“Thus, we can say that Benjamin Graham, considered the father of value investing and security analysis itself, and the horde of value investors who have followed his treatises are, in effect, an estranged brood of Austrians—an unwittingly splintered faction.
After attending Columbia University on scholarship, Graham became a clerk in a bond trading firm, then analyst, a partner, and finally principal of his own firm.
A Keynesian interventionist, particularly regarding the inadequacy of consumption during economic downturns, Graham extolled a commodity-based currency that was very similar to the so-called Ford-Edison money. And, like Keynes, he was blindsided by the great market crash that came at the end of the roaring 20s. (Ludwig von Mises, we recall from Chapter 7, had little company in predicting the Great Depression.) Graham, the “dean of Wall Street,” lost nearly 70 percent of his largely arbitrage portfolio in 1929-1932. This would become a most formative experience for him—likely responsible for much of his value investing principles that would evolve.
Laozi—”Many shall be restored that now are fallen and many shall fall that now are in honor.”—tells the paradoxical story of the monetary-fueled market swings …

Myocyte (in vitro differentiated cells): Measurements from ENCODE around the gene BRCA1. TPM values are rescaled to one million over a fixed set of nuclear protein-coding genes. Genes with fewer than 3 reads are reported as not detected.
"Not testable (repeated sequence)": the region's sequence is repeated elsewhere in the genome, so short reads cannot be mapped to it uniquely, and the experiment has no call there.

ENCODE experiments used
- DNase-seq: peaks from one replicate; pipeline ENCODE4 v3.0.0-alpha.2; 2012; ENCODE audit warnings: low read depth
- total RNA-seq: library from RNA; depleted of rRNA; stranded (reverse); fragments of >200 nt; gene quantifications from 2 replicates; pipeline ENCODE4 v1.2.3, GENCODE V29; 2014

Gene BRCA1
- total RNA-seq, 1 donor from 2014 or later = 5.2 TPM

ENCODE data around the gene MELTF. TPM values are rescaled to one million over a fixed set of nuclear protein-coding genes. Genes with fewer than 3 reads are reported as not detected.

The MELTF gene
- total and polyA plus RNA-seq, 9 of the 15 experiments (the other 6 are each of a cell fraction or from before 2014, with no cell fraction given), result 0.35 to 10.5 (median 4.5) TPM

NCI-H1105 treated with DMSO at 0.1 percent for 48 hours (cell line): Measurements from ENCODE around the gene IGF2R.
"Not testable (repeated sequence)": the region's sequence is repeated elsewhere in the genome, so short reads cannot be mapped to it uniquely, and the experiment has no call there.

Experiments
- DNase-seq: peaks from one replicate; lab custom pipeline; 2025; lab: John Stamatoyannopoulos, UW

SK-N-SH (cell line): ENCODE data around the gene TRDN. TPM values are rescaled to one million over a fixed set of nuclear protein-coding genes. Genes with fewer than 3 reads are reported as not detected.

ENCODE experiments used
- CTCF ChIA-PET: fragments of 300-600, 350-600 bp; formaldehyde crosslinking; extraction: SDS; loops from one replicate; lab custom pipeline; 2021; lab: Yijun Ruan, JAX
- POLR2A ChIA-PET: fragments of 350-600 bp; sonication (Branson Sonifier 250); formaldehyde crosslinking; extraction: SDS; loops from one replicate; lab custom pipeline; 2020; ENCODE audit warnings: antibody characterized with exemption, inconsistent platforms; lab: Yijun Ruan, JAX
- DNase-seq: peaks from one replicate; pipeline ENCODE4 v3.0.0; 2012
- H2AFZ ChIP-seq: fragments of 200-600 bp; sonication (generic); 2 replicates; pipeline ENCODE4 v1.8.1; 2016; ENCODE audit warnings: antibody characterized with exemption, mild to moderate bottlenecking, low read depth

One might say that Graham gave the practice of investing a rigor, logic, and entrepreneurial orientation not commonly seen before, and in that he was very Austrian (as Graham famously noted, “Investment is most intelligent when it is most businesslike”).
Perhaps Graham’s greatest insight was to stay out of the shadows of securities markets, ignore the sideshows, and instead focus entirely on the entrepreneurial action itself—the business, the capital.
(His multi-ingredient, quantitative stock portfolio recipe is the stuff of modern-day financial engineers.)”
The Dao of Capital-Austrian Investing in a Distorted World, p. 270-271, Mark Spitznagel
Spitznagel is a follower of Austrian Economics
Nassim Nicholas Taleb and Mark Spitznagel made $1 billion in one day